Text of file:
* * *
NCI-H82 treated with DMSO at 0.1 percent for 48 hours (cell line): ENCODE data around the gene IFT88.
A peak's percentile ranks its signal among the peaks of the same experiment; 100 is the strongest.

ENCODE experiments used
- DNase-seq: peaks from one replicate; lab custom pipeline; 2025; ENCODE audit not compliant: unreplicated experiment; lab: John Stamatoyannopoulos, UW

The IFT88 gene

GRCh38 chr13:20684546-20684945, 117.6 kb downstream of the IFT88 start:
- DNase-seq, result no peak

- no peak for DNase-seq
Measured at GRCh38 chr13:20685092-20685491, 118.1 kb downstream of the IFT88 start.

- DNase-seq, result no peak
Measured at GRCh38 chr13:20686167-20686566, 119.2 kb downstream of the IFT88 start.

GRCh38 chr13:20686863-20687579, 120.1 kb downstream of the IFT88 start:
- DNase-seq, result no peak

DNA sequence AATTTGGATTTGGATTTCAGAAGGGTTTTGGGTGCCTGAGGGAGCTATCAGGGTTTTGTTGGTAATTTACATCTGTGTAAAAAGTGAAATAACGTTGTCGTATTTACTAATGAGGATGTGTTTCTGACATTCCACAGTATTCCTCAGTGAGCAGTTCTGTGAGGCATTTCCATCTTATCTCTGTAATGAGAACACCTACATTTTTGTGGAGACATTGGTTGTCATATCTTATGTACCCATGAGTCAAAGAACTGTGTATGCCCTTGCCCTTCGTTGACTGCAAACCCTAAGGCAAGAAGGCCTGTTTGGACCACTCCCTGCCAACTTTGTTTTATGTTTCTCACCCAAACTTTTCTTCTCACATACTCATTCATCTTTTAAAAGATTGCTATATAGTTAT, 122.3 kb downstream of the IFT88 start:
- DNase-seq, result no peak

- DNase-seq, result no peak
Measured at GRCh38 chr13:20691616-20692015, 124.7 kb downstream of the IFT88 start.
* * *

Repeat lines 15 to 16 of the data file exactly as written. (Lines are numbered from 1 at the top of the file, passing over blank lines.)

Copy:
- DNase-seq, result no peak

- DNase-seq, result no peak